Article Abstract

Is obesity a risk factor for extended length of stay and readmission after total hip arthroplasty?

Authors: Brian Richard, Austin Reilly, Elizabeth Lyden, Kevin Garvin


Background: The burden of hospital length of stay and readmission rates for total hip arthroplasty patients has been scrutinized as a source of potentially preventable cost. Attempts to determine and minimize the risks for increased length of stay and readmission rates have focused on patients’ comorbidities, particularly obesity. While many studies have demonstrated obesity’s connection with total hip arthroplasty complications, there is conflicting data on obesity’s effect on length of stay and readmission rates. The purpose of this case-control study was to determine if obesity was independently associated with greater odds of increased length of stay and readmission rates when compared with other comorbidities.
Methods: A total of 1,433 surgeries performed in 1,265 patients from our institution (622 males, 811 females) were studied. Readmissions were defined as any cause re-hospitalization within 90 days. Analysis of variables was used to determine which patient demographics and comorbidities were associated with body mass index. Odds ratios for risk of readmission and increased length of stay (≥5 days) were calculated for each body mass index category and possible confounders. Multivariable logistic regression with backward elimination was used to examine body mass index ≥40 and ≥50 as independent risk factors after adjusting for the possible confounders. All tests with a P value <0.05 were considered statistically significant.
Results: The following patient factors were associated with increased body mass index: younger age, black race, hypertension, diabetes mellitus, mental illness, chronic obstructive pulmonary disease, and coronary artery disease, length of stay. Obesity did not confer an increased odds of extended length of stay at any level and only conferred independently increased odds of readmission at body mass index ≥50, although the sample size was small for that group (n=11), while several comorbidities including asthma, coronary artery disease, congestive heart failure, peripheral vascular disease, chronic obstructive pulmonary disorder, and mental illness were all associated with both increased odds of extended length of stay and readmission. Hypertension was associated with increased odds of readmission only and diabetes was associated with increased odds of extended length of stay only.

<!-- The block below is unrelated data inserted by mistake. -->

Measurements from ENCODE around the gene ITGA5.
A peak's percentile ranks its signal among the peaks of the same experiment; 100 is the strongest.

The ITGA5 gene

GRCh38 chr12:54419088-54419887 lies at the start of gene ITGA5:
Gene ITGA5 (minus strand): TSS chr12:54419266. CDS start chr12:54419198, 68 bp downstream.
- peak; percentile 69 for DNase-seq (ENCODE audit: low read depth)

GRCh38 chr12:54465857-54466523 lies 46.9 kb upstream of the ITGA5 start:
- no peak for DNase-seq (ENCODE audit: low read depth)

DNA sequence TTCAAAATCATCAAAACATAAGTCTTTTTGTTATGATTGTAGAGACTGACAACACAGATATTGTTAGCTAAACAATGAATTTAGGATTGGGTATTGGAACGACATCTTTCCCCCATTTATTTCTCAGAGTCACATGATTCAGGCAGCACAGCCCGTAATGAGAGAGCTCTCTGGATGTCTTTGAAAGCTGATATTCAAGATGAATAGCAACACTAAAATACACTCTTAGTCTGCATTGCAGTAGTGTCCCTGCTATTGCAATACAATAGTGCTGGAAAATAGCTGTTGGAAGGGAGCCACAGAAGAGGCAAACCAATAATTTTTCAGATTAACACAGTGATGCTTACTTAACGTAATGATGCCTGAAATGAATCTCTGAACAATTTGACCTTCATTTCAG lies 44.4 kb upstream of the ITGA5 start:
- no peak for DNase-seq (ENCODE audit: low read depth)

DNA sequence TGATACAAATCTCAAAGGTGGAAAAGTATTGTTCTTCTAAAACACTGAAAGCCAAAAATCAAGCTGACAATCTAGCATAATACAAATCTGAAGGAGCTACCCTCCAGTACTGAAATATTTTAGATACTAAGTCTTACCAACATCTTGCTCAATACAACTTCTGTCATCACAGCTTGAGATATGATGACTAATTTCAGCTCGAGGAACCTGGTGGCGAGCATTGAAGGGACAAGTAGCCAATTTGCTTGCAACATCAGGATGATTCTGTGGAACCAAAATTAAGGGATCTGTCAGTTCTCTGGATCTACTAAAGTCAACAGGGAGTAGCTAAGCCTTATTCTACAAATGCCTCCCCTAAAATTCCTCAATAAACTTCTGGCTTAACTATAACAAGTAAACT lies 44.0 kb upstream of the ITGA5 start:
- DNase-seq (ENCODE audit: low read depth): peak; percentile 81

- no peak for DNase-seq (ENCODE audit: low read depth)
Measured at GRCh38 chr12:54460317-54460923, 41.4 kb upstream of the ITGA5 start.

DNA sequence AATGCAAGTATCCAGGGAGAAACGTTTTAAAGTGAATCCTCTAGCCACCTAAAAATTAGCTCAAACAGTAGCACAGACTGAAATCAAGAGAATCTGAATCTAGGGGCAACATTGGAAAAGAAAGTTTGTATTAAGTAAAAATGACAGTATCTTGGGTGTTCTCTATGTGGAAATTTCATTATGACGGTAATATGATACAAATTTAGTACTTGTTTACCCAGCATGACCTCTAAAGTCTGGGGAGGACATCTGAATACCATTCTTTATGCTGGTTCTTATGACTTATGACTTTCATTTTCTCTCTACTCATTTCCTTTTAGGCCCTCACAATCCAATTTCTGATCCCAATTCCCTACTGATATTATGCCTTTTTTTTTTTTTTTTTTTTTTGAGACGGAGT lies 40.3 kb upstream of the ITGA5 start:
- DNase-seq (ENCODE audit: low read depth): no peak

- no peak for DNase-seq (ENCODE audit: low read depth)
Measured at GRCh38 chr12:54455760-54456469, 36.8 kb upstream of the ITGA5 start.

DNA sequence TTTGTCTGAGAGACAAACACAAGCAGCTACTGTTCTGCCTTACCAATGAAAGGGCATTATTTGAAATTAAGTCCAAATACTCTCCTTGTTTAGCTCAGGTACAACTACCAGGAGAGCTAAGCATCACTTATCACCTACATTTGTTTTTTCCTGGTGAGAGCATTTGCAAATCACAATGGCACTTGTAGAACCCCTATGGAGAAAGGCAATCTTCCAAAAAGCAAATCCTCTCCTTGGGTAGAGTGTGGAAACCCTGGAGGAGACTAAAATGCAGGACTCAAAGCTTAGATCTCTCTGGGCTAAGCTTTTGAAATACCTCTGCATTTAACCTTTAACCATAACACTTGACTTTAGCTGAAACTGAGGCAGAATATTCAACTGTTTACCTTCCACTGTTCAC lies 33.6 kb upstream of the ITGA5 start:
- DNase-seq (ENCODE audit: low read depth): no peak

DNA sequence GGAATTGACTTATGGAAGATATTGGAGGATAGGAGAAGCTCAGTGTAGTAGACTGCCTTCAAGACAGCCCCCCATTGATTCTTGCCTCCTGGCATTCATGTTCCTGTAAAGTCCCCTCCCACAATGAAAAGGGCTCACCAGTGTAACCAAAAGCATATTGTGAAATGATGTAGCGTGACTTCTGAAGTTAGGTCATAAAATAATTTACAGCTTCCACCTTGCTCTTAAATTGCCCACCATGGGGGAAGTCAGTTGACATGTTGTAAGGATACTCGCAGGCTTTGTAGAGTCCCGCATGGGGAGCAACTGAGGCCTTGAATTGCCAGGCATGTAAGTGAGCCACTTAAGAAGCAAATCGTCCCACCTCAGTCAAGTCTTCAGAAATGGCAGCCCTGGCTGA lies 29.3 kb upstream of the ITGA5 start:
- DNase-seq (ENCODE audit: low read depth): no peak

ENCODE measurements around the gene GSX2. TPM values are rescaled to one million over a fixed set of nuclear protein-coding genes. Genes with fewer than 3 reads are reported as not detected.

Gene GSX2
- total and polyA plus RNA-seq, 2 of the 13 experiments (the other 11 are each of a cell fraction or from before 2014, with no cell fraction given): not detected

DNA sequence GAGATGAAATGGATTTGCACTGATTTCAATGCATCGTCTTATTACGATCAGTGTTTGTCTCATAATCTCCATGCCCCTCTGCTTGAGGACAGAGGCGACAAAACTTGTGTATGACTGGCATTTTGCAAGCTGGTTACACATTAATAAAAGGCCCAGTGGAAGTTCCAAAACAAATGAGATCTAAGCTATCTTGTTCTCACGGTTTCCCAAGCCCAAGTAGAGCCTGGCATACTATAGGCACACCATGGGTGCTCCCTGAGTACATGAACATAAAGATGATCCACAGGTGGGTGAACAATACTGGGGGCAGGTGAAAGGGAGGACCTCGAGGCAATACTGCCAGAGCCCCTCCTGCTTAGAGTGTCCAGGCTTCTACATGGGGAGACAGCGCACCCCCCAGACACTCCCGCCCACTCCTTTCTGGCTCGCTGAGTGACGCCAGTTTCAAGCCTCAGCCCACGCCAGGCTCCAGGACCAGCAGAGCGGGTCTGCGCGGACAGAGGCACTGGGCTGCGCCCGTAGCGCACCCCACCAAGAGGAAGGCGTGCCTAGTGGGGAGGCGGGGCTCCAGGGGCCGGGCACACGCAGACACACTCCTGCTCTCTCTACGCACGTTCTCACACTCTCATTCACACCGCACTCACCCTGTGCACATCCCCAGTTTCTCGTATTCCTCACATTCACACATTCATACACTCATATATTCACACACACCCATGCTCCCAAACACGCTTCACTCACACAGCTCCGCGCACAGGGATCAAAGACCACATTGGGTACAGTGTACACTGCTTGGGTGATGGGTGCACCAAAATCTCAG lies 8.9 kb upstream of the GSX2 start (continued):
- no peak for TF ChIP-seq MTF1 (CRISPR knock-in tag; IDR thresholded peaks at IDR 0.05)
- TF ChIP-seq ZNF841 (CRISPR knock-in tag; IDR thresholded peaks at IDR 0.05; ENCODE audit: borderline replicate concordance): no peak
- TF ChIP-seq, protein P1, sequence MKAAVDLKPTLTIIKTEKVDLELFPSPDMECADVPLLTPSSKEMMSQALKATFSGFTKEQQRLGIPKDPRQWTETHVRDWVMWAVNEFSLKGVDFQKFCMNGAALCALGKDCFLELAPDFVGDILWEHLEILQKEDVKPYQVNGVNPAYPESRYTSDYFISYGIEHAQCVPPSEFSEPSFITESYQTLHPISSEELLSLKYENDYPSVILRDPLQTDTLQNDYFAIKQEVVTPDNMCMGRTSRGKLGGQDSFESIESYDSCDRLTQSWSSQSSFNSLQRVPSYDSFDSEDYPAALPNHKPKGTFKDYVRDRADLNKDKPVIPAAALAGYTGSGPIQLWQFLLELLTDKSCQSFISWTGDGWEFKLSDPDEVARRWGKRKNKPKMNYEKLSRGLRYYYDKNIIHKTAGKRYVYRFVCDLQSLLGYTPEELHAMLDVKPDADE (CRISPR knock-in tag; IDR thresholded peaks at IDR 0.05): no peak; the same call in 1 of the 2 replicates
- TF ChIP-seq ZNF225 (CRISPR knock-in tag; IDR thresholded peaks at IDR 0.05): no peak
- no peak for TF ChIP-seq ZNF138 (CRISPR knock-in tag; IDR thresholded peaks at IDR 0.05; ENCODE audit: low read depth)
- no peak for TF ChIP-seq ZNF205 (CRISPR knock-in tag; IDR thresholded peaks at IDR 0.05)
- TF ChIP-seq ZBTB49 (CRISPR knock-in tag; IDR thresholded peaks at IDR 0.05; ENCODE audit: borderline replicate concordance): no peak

Conclusions: When compared with the other comorbidities examined in this study, obesity was not independently associated with a significantly increased odds of the adverse outcomes extended length of stay and readmission below a body mass index of 50. This suggests that more effort should be spent on optimizing these other comorbidities prior to total hip arthroplasty rather than on lowering body mass index.